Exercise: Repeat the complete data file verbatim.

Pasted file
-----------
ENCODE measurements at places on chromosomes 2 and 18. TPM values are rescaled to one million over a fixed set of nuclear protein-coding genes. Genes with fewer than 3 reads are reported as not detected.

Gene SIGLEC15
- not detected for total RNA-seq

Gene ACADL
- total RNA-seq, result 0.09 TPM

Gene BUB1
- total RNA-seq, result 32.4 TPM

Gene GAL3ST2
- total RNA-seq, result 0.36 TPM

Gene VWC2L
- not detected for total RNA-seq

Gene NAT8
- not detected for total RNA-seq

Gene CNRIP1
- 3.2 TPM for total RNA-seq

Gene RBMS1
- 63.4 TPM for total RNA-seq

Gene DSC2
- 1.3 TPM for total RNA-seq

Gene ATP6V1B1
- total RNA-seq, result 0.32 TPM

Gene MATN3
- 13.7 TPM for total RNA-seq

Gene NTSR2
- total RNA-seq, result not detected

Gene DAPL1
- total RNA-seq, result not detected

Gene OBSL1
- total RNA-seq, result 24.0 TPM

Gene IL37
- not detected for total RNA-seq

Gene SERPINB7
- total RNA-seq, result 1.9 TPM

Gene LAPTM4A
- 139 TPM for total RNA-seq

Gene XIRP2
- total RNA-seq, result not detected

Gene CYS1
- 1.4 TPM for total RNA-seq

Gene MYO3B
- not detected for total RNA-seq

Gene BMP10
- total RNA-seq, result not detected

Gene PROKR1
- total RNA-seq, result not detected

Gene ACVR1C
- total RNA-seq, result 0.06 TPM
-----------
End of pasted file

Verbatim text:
ENCODE measurements at places on chromosomes 2 and 18. TPM values are rescaled to one million over a fixed set of nuclear protein-coding genes. Genes with fewer than 3 reads are reported as not detected.

Gene SIGLEC15
- not detected for total RNA-seq

Gene ACADL
- total RNA-seq, result 0.09 TPM

Gene BUB1
- total RNA-seq, result 32.4 TPM

Gene GAL3ST2
- total RNA-seq, result 0.36 TPM

Gene VWC2L
- not detected for total RNA-seq

Gene NAT8
- not detected for total RNA-seq

Gene CNRIP1
- 3.2 TPM for total RNA-seq

Gene RBMS1
- 63.4 TPM for total RNA-seq

Gene DSC2
- 1.3 TPM for total RNA-seq

Gene ATP6V1B1
- total RNA-seq, result 0.32 TPM

Gene MATN3
- 13.7 TPM for total RNA-seq

Gene NTSR2
- total RNA-seq, result not detected

Gene DAPL1
- total RNA-seq, result not detected

Gene OBSL1
- total RNA-seq, result 24.0 TPM

Gene IL37
- not detected for total RNA-seq

Gene SERPINB7
- total RNA-seq, result 1.9 TPM

Gene LAPTM4A
- 139 TPM for total RNA-seq

Gene XIRP2
- total RNA-seq, result not detected

Gene CYS1
- 1.4 TPM for total RNA-seq

Gene MYO3B
- not detected for total RNA-seq

Gene BMP10
- total RNA-seq, result not detected

Gene PROKR1
- total RNA-seq, result not detected

Gene ACVR1C
- total RNA-seq, result 0.06 TPM